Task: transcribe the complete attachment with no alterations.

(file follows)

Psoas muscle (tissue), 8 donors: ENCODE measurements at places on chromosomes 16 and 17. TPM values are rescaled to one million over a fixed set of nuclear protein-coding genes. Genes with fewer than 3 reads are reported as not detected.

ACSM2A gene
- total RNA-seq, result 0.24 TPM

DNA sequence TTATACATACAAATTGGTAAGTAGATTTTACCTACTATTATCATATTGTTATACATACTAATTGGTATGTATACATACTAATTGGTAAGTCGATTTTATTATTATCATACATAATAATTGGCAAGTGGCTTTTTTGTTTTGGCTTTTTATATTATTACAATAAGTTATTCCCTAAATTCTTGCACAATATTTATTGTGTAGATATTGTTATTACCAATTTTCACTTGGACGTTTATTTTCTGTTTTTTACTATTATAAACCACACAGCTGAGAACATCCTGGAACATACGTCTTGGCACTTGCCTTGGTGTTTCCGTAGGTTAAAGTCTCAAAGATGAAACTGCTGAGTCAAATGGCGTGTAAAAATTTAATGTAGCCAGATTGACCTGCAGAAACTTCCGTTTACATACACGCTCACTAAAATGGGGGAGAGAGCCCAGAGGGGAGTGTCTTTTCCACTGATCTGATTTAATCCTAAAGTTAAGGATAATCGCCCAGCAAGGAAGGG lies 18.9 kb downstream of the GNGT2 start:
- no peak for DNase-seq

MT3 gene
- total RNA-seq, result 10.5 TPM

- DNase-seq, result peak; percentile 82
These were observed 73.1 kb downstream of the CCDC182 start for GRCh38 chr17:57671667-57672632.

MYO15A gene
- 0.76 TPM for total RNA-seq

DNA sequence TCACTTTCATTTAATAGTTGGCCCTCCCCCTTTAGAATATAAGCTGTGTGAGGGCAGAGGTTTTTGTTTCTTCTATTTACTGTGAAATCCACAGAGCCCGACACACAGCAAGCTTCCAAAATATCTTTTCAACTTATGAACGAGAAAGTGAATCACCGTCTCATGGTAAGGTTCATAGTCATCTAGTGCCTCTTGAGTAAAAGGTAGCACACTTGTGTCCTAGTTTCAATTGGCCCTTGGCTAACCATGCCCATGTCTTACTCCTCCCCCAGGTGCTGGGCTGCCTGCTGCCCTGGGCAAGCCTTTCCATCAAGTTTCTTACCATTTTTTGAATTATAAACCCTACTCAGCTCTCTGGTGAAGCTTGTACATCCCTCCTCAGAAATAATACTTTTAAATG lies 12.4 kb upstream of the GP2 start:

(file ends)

Psoas muscle (tissue), 8 donors: ENCODE measurements at places on chromosomes 16 and 17. TPM values are rescaled to one million over a fixed set of nuclear protein-coding genes. Genes with fewer than 3 reads are reported as not detected.

ACSM2A gene
- total RNA-seq, result 0.24 TPM

DNA sequence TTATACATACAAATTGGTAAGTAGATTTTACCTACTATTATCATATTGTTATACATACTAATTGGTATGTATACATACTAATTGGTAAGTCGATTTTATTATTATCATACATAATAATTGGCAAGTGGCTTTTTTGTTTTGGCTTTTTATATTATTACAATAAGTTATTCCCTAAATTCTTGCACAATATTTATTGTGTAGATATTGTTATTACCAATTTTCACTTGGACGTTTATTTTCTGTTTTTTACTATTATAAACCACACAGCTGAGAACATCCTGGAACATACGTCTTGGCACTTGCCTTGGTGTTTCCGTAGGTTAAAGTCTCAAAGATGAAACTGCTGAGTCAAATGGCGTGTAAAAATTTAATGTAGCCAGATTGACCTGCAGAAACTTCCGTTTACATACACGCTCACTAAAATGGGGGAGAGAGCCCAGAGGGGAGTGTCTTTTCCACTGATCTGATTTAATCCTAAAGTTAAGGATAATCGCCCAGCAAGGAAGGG lies 18.9 kb downstream of the GNGT2 start:
- no peak for DNase-seq

MT3 gene
- total RNA-seq, result 10.5 TPM

- DNase-seq, result peak; percentile 82
These were observed 73.1 kb downstream of the CCDC182 start for GRCh38 chr17:57671667-57672632.

MYO15A gene
- 0.76 TPM for total RNA-seq

DNA sequence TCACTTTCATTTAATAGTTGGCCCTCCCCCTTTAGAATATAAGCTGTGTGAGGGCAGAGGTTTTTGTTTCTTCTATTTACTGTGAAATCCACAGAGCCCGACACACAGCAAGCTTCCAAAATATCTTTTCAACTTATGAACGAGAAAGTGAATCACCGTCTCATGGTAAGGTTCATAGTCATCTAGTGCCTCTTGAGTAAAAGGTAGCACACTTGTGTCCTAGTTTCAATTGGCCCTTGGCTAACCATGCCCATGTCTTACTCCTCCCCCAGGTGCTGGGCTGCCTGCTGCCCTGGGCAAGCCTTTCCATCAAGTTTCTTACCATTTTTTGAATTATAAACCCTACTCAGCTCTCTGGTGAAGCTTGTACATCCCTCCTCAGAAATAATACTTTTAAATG lies 12.4 kb upstream of the GP2 start: